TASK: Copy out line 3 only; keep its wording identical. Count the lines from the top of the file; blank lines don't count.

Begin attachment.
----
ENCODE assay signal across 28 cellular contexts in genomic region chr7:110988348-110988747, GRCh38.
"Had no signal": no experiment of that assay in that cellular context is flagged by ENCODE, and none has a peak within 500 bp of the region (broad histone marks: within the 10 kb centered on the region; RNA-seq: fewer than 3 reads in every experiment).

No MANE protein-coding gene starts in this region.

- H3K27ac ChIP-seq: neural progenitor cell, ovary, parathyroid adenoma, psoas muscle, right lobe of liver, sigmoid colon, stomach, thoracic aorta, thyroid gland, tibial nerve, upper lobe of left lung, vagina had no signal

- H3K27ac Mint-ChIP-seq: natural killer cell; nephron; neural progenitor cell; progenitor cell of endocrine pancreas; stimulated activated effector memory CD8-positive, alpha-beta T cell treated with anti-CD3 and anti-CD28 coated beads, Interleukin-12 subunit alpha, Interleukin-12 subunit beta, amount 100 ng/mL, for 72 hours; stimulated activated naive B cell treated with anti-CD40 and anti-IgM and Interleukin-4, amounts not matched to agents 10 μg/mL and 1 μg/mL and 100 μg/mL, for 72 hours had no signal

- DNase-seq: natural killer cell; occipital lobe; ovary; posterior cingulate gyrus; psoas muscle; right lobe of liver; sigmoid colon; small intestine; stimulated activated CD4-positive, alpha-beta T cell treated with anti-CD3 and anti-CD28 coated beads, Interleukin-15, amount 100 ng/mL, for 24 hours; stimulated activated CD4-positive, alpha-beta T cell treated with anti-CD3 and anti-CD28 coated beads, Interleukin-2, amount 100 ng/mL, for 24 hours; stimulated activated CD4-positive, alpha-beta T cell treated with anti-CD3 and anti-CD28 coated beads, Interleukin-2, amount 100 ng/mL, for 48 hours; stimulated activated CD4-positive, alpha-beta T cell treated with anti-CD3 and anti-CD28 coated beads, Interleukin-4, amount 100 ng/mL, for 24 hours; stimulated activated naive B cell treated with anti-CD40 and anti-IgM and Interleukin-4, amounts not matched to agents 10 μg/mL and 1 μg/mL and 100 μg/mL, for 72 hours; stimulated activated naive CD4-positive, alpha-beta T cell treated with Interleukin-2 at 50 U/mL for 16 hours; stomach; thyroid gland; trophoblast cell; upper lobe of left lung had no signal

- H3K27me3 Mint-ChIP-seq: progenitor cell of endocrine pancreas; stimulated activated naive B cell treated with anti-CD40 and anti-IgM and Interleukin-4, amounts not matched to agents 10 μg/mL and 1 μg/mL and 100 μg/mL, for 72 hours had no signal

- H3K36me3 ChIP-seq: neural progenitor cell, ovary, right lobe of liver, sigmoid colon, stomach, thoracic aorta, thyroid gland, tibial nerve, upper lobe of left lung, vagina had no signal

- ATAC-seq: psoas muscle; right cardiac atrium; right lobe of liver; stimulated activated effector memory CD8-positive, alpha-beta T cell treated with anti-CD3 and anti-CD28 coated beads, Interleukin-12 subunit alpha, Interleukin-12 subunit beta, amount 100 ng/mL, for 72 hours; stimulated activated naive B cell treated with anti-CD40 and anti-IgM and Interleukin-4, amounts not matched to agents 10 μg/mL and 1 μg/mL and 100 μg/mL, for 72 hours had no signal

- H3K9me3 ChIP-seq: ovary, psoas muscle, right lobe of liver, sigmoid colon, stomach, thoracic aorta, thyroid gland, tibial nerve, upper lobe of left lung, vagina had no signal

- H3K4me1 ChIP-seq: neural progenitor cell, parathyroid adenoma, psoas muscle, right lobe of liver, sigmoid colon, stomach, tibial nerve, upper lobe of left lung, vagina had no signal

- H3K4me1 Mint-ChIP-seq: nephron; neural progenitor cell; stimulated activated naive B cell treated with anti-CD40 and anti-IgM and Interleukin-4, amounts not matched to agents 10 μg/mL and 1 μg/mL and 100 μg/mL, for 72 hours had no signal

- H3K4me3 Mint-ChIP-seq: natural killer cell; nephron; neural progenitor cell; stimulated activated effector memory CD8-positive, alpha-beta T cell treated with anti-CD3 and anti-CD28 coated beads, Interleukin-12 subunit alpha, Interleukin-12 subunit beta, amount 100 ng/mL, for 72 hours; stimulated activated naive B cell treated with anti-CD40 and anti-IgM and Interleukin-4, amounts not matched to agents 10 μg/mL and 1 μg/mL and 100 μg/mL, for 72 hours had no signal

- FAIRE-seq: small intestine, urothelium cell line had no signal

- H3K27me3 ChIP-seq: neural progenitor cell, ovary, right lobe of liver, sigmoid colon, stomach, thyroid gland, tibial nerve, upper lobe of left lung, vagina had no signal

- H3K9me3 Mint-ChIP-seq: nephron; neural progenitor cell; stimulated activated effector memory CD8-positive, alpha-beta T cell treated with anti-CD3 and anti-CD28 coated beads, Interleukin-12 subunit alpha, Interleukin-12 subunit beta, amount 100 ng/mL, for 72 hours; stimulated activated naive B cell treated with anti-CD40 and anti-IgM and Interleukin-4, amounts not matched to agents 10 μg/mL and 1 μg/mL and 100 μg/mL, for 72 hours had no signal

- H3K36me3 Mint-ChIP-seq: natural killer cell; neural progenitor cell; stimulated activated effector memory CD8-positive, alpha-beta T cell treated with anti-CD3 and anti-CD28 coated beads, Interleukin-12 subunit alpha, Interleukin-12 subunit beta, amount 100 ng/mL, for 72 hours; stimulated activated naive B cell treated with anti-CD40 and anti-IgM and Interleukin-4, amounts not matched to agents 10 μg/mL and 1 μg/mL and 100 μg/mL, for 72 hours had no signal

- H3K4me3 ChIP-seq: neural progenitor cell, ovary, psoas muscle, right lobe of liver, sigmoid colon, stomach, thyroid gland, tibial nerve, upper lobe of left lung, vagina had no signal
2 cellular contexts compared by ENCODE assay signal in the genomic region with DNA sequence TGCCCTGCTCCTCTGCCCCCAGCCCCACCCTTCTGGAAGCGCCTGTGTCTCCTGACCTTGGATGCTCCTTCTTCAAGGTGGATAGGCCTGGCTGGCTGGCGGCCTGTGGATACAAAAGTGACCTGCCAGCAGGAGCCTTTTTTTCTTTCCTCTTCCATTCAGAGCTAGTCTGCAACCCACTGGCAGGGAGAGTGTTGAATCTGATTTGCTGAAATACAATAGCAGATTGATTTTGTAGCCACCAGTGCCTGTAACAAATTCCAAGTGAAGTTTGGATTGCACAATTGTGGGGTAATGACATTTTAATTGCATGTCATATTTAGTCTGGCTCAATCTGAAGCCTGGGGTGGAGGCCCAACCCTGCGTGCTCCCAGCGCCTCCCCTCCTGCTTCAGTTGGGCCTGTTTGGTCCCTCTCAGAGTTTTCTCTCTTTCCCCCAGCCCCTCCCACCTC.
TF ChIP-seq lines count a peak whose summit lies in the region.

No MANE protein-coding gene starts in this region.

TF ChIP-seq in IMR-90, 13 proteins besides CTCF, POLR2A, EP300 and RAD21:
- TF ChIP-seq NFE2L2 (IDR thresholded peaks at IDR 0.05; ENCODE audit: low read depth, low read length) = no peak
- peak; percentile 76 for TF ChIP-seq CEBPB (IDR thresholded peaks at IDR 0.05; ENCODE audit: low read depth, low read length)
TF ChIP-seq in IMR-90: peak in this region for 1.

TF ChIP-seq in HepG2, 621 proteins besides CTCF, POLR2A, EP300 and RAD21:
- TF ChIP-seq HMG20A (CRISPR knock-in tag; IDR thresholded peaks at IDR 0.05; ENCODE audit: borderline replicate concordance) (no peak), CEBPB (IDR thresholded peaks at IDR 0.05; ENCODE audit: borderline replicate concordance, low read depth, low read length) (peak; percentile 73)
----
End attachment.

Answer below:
No MANE protein-coding gene starts in this region.